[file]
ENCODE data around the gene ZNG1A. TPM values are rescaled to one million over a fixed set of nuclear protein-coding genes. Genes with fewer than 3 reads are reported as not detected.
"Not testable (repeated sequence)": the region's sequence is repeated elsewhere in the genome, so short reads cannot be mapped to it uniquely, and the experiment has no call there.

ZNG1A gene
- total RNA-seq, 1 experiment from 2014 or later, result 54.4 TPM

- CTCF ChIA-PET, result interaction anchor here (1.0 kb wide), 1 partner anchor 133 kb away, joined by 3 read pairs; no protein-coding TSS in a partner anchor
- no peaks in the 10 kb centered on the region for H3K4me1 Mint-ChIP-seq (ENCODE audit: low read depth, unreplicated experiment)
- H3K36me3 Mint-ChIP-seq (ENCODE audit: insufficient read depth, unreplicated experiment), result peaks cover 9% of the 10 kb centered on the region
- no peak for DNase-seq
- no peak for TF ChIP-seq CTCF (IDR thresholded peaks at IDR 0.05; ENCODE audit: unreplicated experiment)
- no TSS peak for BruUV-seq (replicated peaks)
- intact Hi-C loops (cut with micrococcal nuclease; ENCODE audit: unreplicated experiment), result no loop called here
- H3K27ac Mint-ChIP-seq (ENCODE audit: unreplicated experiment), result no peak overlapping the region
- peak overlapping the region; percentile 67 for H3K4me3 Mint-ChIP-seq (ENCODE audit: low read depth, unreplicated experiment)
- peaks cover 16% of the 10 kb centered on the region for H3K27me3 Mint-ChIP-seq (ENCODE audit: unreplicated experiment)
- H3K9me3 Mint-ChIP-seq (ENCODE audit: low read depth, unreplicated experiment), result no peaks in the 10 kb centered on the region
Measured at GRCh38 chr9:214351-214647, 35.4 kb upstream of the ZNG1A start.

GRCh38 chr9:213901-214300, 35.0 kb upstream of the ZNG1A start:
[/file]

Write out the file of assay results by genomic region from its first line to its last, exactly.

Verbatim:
ENCODE data around the gene ZNG1A. TPM values are rescaled to one million over a fixed set of nuclear protein-coding genes. Genes with fewer than 3 reads are reported as not detected.
"Not testable (repeated sequence)": the region's sequence is repeated elsewhere in the genome, so short reads cannot be mapped to it uniquely, and the experiment has no call there.

ZNG1A gene
- total RNA-seq, 1 experiment from 2014 or later, result 54.4 TPM

- CTCF ChIA-PET, result interaction anchor here (1.0 kb wide), 1 partner anchor 133 kb away, joined by 3 read pairs; no protein-coding TSS in a partner anchor
- no peaks in the 10 kb centered on the region for H3K4me1 Mint-ChIP-seq (ENCODE audit: low read depth, unreplicated experiment)
- H3K36me3 Mint-ChIP-seq (ENCODE audit: insufficient read depth, unreplicated experiment), result peaks cover 9% of the 10 kb centered on the region
- no peak for DNase-seq
- no peak for TF ChIP-seq CTCF (IDR thresholded peaks at IDR 0.05; ENCODE audit: unreplicated experiment)
- no TSS peak for BruUV-seq (replicated peaks)
- intact Hi-C loops (cut with micrococcal nuclease; ENCODE audit: unreplicated experiment), result no loop called here
- H3K27ac Mint-ChIP-seq (ENCODE audit: unreplicated experiment), result no peak overlapping the region
- peak overlapping the region; percentile 67 for H3K4me3 Mint-ChIP-seq (ENCODE audit: low read depth, unreplicated experiment)
- peaks cover 16% of the 10 kb centered on the region for H3K27me3 Mint-ChIP-seq (ENCODE audit: unreplicated experiment)
- H3K9me3 Mint-ChIP-seq (ENCODE audit: low read depth, unreplicated experiment), result no peaks in the 10 kb centered on the region
Measured at GRCh38 chr9:214351-214647, 35.4 kb upstream of the ZNG1A start.

GRCh38 chr9:213901-214300, 35.0 kb upstream of the ZNG1A start: